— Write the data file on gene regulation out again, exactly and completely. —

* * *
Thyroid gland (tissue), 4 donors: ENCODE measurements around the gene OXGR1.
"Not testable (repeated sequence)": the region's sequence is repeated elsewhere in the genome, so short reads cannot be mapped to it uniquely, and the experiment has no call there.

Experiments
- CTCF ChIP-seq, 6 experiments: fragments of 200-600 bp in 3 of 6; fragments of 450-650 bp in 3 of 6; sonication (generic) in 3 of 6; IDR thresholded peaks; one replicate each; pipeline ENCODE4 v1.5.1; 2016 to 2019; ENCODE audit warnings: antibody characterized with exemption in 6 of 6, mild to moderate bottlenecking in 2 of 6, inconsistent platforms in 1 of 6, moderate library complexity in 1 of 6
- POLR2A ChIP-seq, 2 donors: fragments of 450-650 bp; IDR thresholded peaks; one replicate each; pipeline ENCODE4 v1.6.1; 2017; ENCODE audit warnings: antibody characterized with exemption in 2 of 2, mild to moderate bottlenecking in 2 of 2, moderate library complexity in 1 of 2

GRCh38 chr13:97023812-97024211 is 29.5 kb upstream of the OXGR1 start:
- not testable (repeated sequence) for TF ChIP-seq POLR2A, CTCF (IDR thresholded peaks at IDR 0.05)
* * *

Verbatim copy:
Thyroid gland (tissue), 4 donors: ENCODE measurements around the gene OXGR1.
"Not testable (repeated sequence)": the region's sequence is repeated elsewhere in the genome, so short reads cannot be mapped to it uniquely, and the experiment has no call there.

Experiments
- CTCF ChIP-seq, 6 experiments: fragments of 200-600 bp in 3 of 6; fragments of 450-650 bp in 3 of 6; sonication (generic) in 3 of 6; IDR thresholded peaks; one replicate each; pipeline ENCODE4 v1.5.1; 2016 to 2019; ENCODE audit warnings: antibody characterized with exemption in 6 of 6, mild to moderate bottlenecking in 2 of 6, inconsistent platforms in 1 of 6, moderate library complexity in 1 of 6
- POLR2A ChIP-seq, 2 donors: fragments of 450-650 bp; IDR thresholded peaks; one replicate each; pipeline ENCODE4 v1.6.1; 2017; ENCODE audit warnings: antibody characterized with exemption in 2 of 2, mild to moderate bottlenecking in 2 of 2, moderate library complexity in 1 of 2

GRCh38 chr13:97023812-97024211 is 29.5 kb upstream of the OXGR1 start:
- not testable (repeated sequence) for TF ChIP-seq POLR2A, CTCF (IDR thresholded peaks at IDR 0.05)